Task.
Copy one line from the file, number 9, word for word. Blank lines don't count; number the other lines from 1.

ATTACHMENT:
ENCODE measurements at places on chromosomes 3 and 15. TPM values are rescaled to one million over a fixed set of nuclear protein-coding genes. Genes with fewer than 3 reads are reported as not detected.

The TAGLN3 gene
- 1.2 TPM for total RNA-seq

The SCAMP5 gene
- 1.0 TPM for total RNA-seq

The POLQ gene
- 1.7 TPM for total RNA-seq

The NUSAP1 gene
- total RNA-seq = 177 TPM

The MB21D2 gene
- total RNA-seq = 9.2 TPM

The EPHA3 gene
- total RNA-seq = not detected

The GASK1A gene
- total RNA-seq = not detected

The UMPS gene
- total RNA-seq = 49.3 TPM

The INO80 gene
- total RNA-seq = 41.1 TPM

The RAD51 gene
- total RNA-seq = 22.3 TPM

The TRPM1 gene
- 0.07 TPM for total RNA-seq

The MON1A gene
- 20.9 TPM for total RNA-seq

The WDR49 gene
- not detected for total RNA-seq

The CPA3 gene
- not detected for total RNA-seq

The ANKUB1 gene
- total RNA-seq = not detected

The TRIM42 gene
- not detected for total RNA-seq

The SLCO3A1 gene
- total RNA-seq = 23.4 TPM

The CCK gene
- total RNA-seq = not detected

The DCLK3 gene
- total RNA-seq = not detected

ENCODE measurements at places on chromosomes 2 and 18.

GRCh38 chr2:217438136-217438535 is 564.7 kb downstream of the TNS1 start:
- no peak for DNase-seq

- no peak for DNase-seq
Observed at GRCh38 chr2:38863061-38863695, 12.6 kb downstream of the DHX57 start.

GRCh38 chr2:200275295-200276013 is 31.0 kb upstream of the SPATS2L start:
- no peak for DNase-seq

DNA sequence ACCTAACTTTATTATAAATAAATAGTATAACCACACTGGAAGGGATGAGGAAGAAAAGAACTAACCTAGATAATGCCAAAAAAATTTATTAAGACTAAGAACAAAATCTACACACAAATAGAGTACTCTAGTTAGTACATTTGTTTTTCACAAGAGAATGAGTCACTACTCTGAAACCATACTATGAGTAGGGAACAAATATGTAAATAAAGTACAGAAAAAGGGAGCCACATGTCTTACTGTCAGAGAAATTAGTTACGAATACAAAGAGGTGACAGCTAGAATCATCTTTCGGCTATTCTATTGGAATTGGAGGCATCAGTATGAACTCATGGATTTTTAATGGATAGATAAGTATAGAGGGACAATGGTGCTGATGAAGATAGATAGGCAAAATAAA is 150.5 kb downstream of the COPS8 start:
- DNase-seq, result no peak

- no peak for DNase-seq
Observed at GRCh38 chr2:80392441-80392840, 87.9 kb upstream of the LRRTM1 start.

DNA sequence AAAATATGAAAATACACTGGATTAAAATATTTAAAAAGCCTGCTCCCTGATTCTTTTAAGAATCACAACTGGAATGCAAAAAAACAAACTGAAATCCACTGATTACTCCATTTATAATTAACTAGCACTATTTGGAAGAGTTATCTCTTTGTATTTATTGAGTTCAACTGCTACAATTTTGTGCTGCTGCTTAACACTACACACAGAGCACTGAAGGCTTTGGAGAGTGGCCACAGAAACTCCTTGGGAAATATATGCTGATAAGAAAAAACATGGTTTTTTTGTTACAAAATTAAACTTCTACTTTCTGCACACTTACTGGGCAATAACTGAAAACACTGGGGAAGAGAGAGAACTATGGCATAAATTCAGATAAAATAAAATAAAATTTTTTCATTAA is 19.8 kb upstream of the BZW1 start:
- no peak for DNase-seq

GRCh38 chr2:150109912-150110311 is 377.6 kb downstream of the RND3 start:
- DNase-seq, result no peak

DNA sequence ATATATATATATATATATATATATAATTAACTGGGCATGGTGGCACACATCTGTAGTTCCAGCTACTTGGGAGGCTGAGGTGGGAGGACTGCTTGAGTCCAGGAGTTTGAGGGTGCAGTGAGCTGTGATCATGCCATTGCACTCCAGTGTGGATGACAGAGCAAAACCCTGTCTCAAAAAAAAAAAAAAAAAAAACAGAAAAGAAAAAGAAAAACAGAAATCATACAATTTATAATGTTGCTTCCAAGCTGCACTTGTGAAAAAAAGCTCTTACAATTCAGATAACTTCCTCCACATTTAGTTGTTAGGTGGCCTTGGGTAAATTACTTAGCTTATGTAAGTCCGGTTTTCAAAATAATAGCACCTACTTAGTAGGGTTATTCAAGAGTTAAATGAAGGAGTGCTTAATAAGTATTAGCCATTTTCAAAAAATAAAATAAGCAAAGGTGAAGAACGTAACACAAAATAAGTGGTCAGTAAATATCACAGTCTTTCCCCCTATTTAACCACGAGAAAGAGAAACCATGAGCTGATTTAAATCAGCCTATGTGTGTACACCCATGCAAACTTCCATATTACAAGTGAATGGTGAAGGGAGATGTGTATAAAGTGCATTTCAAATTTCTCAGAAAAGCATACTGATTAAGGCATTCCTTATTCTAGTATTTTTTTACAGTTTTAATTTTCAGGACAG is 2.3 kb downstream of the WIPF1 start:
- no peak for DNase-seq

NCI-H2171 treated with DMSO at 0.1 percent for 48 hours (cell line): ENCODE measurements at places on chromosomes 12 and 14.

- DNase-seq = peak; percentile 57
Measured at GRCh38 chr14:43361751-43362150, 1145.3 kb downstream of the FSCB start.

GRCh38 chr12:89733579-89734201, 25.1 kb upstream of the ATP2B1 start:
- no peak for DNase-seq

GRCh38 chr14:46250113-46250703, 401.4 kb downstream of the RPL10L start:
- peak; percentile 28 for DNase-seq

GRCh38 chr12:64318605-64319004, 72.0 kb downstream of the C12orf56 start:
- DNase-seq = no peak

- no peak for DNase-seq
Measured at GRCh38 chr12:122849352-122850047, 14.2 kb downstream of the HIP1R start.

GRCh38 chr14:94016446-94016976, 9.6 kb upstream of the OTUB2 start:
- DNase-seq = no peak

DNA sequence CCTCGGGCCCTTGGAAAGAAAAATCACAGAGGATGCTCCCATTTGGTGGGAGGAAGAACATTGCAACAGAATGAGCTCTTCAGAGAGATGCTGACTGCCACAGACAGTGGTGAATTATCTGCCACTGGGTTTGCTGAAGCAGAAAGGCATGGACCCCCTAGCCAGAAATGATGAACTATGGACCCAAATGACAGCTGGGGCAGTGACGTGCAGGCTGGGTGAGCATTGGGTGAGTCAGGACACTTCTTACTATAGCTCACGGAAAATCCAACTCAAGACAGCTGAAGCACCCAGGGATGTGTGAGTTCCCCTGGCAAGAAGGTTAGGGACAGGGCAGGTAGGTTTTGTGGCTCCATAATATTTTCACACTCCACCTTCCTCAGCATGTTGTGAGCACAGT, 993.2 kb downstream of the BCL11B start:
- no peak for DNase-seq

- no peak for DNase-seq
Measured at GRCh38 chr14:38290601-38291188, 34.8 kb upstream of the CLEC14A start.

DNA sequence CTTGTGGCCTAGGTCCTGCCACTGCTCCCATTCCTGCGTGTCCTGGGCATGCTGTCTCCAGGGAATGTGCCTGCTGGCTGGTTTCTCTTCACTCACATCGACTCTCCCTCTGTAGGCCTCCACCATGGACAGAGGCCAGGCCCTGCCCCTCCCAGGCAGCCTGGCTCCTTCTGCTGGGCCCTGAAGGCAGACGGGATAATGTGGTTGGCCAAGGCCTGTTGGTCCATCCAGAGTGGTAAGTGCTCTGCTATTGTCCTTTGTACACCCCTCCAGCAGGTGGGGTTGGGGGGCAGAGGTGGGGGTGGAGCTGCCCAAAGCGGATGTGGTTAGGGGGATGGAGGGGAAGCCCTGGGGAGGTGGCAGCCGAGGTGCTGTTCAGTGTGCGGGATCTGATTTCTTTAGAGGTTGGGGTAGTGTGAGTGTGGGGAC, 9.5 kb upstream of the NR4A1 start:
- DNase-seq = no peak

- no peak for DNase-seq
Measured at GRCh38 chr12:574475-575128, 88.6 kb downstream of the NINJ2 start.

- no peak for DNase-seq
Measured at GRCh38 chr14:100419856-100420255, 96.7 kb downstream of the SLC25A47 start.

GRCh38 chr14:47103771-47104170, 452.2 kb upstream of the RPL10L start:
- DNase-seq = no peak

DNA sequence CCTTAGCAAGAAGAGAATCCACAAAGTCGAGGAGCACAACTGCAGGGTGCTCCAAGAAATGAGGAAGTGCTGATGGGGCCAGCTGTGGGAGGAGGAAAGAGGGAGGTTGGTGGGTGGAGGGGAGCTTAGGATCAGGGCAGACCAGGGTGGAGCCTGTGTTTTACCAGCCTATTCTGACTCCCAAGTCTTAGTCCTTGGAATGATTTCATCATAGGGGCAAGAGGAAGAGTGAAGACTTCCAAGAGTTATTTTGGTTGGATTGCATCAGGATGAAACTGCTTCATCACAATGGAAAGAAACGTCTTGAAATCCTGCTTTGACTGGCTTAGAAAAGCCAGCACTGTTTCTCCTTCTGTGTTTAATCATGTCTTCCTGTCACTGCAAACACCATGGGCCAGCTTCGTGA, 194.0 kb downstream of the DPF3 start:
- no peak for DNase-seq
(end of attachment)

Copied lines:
- total RNA-seq = 177 TPM